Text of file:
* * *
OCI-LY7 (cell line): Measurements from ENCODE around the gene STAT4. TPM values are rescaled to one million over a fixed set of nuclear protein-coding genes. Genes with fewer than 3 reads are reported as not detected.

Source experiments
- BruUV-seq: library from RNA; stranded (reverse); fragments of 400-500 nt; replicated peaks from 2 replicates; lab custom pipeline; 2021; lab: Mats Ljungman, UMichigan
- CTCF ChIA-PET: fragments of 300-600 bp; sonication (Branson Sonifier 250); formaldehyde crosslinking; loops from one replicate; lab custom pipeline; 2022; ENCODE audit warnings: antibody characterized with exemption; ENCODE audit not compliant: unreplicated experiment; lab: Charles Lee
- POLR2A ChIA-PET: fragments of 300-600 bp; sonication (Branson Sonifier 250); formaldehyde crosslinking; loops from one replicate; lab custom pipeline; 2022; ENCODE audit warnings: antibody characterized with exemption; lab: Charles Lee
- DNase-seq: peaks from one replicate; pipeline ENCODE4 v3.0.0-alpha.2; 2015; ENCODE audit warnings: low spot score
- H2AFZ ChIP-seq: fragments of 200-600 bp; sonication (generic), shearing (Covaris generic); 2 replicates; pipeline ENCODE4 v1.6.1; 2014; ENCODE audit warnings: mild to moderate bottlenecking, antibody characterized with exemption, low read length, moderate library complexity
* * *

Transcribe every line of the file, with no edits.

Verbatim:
OCI-LY7 (cell line): Measurements from ENCODE around the gene STAT4. TPM values are rescaled to one million over a fixed set of nuclear protein-coding genes. Genes with fewer than 3 reads are reported as not detected.

Source experiments
- BruUV-seq: library from RNA; stranded (reverse); fragments of 400-500 nt; replicated peaks from 2 replicates; lab custom pipeline; 2021; lab: Mats Ljungman, UMichigan
- CTCF ChIA-PET: fragments of 300-600 bp; sonication (Branson Sonifier 250); formaldehyde crosslinking; loops from one replicate; lab custom pipeline; 2022; ENCODE audit warnings: antibody characterized with exemption; ENCODE audit not compliant: unreplicated experiment; lab: Charles Lee
- POLR2A ChIA-PET: fragments of 300-600 bp; sonication (Branson Sonifier 250); formaldehyde crosslinking; loops from one replicate; lab custom pipeline; 2022; ENCODE audit warnings: antibody characterized with exemption; lab: Charles Lee
- DNase-seq: peaks from one replicate; pipeline ENCODE4 v3.0.0-alpha.2; 2015; ENCODE audit warnings: low spot score
- H2AFZ ChIP-seq: fragments of 200-600 bp; sonication (generic), shearing (Covaris generic); 2 replicates; pipeline ENCODE4 v1.6.1; 2014; ENCODE audit warnings: mild to moderate bottlenecking, antibody characterized with exemption, low read length, moderate library complexity